A painter and sculptor, Montgomery exhibited at the modernist Irish Exhibition of Living Art, where representative pieces included ‘The half moon’ (1958), ‘Dublin 4’ (1964), and ‘Winter disconnecticut’ (1971), and where he was awarded a Carroll's award for ‘The high contracting parties’ (1973), an audio-visual work comprising film, slides, sounds, and voices. His sculpture ‘Traffic symbol’ (c.1975) is in Dublin City Gallery The Hugh Lane. His one-person show at the Peacock theatre (1980) included seventy-five works grouped in four categories: inventions–various, drawings–topic, drawings–somatic, and etchings. He designed a memorial to Irish merchant seamen who died at sea during the 1939–45 emergency, which was erected posthumously on City Quay, Dublin (1990).
Montgomery published poems and literary criticism in newspapers, magazines, anthologies, and literary and academic journals in Ireland and America. He commanded a particular interest and expertise in the works of Joyce, which he was one of the earliest Irish critics to champion. Examples of his Joycean criticism are ‘Joyeux quicum Ulysse’ (Envoy, v, no. 17 (April 1951), 31–43) and ‘The pervigilium phœnicis’ (New Mexico Quarterly, xxiii, no. 4 (winter 1953), 437–72). Mocking academic critiques, he interpreted Joyce as fundamentally a catholic writer, an Irish Dante, a seer not a thinker, who affirmed rather than sought truth, and disdained to write a conventional ‘serious novel of spiritual growth and sexual decay’; Joyce's style, in its suppression of the authorial voice, and fun-filled, punning wordplay, represented an assault on the liberal, empirical rationalism that underlies ‘academic machinery’ and ‘Protestant civilisation’. Montgomery lectured on literature and architecture, and published critical essays on Proust and Beckett, an example of the latter being ‘No symbols where none intended’ (New World Writing: fifth Mentor selection (1954), 324–37). His essays abound with portmanteau constructions, bilingual puns, and wry allusions, evincing what one editor called his ‘whimsical erudition’ (Lace Curtain (1970), 55).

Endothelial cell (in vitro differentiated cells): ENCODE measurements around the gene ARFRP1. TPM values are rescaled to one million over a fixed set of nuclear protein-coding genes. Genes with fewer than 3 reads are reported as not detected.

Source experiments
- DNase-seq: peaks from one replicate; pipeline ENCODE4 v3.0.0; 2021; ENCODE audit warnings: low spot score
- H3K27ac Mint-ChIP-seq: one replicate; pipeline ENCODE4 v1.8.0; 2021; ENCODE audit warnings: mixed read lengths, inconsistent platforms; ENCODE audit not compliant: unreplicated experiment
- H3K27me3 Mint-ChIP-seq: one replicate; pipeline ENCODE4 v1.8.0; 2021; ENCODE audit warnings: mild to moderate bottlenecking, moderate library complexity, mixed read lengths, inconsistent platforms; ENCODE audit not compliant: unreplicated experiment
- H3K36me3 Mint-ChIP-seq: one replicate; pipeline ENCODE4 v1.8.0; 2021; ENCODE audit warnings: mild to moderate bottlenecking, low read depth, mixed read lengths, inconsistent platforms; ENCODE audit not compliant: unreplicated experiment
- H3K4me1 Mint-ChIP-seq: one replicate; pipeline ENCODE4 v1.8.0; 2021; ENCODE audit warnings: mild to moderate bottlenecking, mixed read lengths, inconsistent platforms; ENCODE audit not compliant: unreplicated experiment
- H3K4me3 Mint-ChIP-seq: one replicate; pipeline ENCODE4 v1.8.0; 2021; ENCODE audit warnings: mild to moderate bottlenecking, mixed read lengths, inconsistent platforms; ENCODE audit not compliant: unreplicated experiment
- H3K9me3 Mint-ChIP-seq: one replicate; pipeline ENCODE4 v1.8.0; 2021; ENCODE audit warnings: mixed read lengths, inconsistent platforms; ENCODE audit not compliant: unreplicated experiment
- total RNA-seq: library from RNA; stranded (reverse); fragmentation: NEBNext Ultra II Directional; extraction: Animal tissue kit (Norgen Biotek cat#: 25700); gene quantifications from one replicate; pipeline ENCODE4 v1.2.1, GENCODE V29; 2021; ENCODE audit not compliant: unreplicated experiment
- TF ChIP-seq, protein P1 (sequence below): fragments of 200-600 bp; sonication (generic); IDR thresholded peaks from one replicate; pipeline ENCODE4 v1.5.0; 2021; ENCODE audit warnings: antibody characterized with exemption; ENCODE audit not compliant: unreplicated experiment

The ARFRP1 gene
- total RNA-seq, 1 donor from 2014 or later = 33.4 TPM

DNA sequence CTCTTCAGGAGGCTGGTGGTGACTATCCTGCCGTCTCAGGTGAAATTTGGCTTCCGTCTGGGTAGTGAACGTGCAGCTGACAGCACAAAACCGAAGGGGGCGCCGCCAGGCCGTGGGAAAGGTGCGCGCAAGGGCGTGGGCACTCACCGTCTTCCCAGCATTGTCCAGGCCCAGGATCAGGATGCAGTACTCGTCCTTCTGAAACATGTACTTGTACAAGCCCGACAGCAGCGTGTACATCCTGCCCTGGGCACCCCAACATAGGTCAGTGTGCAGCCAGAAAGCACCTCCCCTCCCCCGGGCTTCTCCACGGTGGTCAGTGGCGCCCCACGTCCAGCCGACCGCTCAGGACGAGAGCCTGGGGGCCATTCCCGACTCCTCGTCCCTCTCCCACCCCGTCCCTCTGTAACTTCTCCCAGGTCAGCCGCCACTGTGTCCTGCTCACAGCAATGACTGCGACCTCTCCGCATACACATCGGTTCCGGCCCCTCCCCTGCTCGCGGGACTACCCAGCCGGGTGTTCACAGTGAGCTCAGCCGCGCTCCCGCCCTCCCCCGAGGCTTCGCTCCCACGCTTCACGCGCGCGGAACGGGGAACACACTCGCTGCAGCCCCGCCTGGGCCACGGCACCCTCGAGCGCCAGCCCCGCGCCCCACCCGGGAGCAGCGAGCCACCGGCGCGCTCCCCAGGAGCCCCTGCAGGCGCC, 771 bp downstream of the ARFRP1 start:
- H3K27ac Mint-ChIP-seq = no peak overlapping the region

Montgomery's poetry is deliberately modernist, with surrealist elements. He also wrote plays, which were rarely performed. Diffident about his poetic talent, he published rarely, often only after persistent siege by editors and enthusiasts. Fluent in French, Irish, and Latin, he translated French symbolist poetry. During his student years he collaborated with Denis Devlin (qv) on an ambitious project to translate nineteenth-century French poetry into Irish, little of which was accomplished. He was noted for spellbinding public readings of his poetry, sometimes in multi-media, employing music, chant, and visual images to accompany his own arresting vocal performance. He published poems and essays in the Lace Curtain (1969–78), literary journal of New Writers’ Press, founded by Michael Smith (qv) and Trevor Joyce, and prepared for the press a collection of his poetry entitled ‘Terminal’, which remains unpublished.
Montgomery was a small, slim man, dapper in dress and grooming, with a carefully trimmed moustache. The staid appearance belied the startling, avant-garde modernism of his literary and artistic persona. Witty, courteous, and modest, he was notably generous in extending encouragement and assistance (both artistic and material) to fellow writers and artists. A member of the United Arts Club, he served on the Arts Council (1956–9), the cultural relations committee of the Department of Foreign Affairs, and the National Monuments Advisory Council. He married (1939) Roseanna (‘Hop’) Hopkins (d. 1995); they had three daughters and one son, and resided at 3 Warwick Terrace, Sallymount Avenue, Ranelagh, Dublin. He died 11 March 1987 after a short illness in the Adelaide hospital, Dublin.